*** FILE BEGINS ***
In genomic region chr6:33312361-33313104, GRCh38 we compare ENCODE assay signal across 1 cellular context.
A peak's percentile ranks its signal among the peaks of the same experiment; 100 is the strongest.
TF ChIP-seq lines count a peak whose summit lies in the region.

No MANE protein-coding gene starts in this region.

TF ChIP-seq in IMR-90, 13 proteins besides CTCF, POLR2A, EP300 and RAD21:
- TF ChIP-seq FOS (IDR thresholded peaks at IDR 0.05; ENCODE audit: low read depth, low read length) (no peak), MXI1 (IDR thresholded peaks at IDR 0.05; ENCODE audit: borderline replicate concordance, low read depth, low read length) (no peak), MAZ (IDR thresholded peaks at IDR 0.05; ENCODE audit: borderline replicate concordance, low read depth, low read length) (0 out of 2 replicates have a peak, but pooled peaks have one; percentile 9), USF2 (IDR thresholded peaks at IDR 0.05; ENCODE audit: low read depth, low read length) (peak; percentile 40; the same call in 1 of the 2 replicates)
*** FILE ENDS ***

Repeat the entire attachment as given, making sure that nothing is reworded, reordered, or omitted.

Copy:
In genomic region chr6:33312361-33313104, GRCh38 we compare ENCODE assay signal across 1 cellular context.
A peak's percentile ranks its signal among the peaks of the same experiment; 100 is the strongest.
TF ChIP-seq lines count a peak whose summit lies in the region.

No MANE protein-coding gene starts in this region.

TF ChIP-seq in IMR-90, 13 proteins besides CTCF, POLR2A, EP300 and RAD21:
- TF ChIP-seq FOS (IDR thresholded peaks at IDR 0.05; ENCODE audit: low read depth, low read length) (no peak), MXI1 (IDR thresholded peaks at IDR 0.05; ENCODE audit: borderline replicate concordance, low read depth, low read length) (no peak), MAZ (IDR thresholded peaks at IDR 0.05; ENCODE audit: borderline replicate concordance, low read depth, low read length) (0 out of 2 replicates have a peak, but pooled peaks have one; percentile 9), USF2 (IDR thresholded peaks at IDR 0.05; ENCODE audit: low read depth, low read length) (peak; percentile 40; the same call in 1 of the 2 replicates)